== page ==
Sport - National
Keep one eye on the clock and one on the Vikings
Until they make a first-round pick without chaos, confusion and embarrassment, the Vikings will be the most closely watched NFL team on the draft clock.
The Vikings are well aware they will be under the microscope when they choose with the No. 19 pick in the April 24-25 draft. That, of course, is the result of back-to-back draft missteps the past two years.
"People will likely make a big joke about us on draft day," Vikings vice president of football operations Rob Brzezinski said. "But we're not concerned about this being a big problem or anything. What happened happened, but we feel good about our draft process."
The Vikings were a draft day story for all the wrong reasons last year when time ran out on their No. 7 pick while they discussed a trade with Baltimore and Jacksonville. As soon as the Vikings' 15-minute time allotment expired, Jacksonville and Carolina - alert because they learned from the Vikings' similar mistake a year before - snapped to action and made picks before anyone, including the Vikings, could blink.
The Vikings eventually recovered from their phone logjam with the Ravens and the Jaguars to chose Oklahoma State defensive tackle Kevin Williams with the No. 9 pick, falling two precious spots without any compensation. Williams was the player the Vikings say they wanted all along, but they were willing to deal the No. 7 pick to get him and a lower draft choice. The delay happened because the Vikings were close to completing a trade with the Ravens while they were still dealing with the Jaguars.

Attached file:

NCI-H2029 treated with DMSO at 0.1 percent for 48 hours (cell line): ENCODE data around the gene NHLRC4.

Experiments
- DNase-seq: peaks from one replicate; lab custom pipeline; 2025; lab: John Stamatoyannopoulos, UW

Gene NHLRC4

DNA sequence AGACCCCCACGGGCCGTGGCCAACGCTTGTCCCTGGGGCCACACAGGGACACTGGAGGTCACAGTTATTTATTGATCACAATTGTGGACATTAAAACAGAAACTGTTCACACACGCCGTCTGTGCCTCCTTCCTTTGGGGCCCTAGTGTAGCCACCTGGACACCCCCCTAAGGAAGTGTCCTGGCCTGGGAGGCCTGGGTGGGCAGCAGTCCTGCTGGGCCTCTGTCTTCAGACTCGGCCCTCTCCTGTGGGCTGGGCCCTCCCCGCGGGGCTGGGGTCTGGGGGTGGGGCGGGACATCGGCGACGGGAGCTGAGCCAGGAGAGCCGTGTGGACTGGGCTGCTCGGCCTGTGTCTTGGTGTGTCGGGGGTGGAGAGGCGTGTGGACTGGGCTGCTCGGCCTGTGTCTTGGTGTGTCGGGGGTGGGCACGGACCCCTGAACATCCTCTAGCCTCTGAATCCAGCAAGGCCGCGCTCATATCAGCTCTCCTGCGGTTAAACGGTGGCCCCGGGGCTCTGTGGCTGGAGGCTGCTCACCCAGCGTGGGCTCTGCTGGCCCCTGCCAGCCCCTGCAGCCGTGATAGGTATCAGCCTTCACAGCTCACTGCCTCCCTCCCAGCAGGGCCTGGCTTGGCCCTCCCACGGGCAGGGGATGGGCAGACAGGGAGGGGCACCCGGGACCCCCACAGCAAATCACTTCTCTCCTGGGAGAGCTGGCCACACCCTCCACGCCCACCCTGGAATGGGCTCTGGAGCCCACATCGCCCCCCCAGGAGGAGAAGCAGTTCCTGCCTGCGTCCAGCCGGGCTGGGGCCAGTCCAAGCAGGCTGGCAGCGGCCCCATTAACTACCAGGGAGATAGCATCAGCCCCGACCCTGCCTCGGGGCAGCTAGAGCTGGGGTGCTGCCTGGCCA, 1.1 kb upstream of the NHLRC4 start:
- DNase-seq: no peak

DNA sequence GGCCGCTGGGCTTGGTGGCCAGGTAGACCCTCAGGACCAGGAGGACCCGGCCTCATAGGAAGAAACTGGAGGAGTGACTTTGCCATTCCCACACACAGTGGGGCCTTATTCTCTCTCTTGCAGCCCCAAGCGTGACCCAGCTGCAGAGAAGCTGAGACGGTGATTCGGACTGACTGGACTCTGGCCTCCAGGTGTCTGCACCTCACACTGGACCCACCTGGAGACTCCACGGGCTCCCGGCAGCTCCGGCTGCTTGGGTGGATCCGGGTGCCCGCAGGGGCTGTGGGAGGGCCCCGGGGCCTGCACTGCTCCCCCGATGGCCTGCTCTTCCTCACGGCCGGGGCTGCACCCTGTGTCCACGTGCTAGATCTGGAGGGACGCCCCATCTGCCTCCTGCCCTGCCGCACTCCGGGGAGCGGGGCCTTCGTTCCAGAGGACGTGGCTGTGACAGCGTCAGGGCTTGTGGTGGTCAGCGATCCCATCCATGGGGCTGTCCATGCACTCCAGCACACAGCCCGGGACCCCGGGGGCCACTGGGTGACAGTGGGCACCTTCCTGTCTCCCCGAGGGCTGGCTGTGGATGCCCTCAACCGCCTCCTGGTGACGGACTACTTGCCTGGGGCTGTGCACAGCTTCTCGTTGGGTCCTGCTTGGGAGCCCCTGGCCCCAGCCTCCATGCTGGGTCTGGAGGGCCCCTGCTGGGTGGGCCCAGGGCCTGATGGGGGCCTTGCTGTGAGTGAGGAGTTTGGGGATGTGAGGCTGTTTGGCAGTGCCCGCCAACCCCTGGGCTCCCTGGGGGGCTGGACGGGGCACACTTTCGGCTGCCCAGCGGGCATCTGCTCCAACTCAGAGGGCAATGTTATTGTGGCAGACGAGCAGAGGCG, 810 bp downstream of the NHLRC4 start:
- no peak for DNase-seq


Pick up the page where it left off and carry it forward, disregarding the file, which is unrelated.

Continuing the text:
"I feel sorry for our guys on that one," said Vikings owner Red McCombs, who was in favor of trading out of the No. 7 pick. "It made them look bad. But it takes two to make a trade. (Baltimore) was stalling and it made our guys look bad. But in reality, they ended up with a nice pick."
Making the issue sting was the Vikings' 2002 draft day misdeed.
That year, the Dallas Cowboys, drafting No. 6, and the Kansas City Chiefs, drafting No. 8, were working a deal that would enable the Chiefs to leapfrog the Vikings, who had the No. 7 pick, and take defensive tackle Ryan Sims, the player the Vikings wanted.Time ran out before the deal could be consummated, but the Vikings were not prepared to bring their card to NFL Commissioner Paul Tagliabue's podium. As a Vikings representative hurriedly scribbled Sims' name on the card, the Chiefs beat them to the podium to complete the trade.
The Vikings ended up with left tackle Bryant McKinnie. He is on his way to becoming a standout, while Sims has been a disappointment thus far for the Chiefs.Brzezinski points out that while the Vikings are not happy about their mistakes the past two drafts, the incidents have not hurt the team. As McKinnie did, Williams produced right away, and appears on his way to becoming a stalwart.
"Of course, we wish it never happened, but it is not like we made the mistake two years in a row," Brzezinski said. "Time ran out on us while making a trade last year. But two years ago it happened to Dallas."
Despite the past problems, the Vikings are not running scared this year. Coach Mike Tice has said the Vikings will seek to trade down to compile more picks to take advantage of the depth in the draft. The Vikings say this year they will cut off trade talks with about two minutes left on the clock if a deal has not been made.
How sure are the Vikings that their past mistakes are behind them? Tice will take part in a spoof of the clock snafu for ESPN that will be shown as part of the network's draft coverage.
"We learned from what happened," Tice said. "We get our picks on time from now on and hopefully we will continue to make smart picks when we do pick in the first round."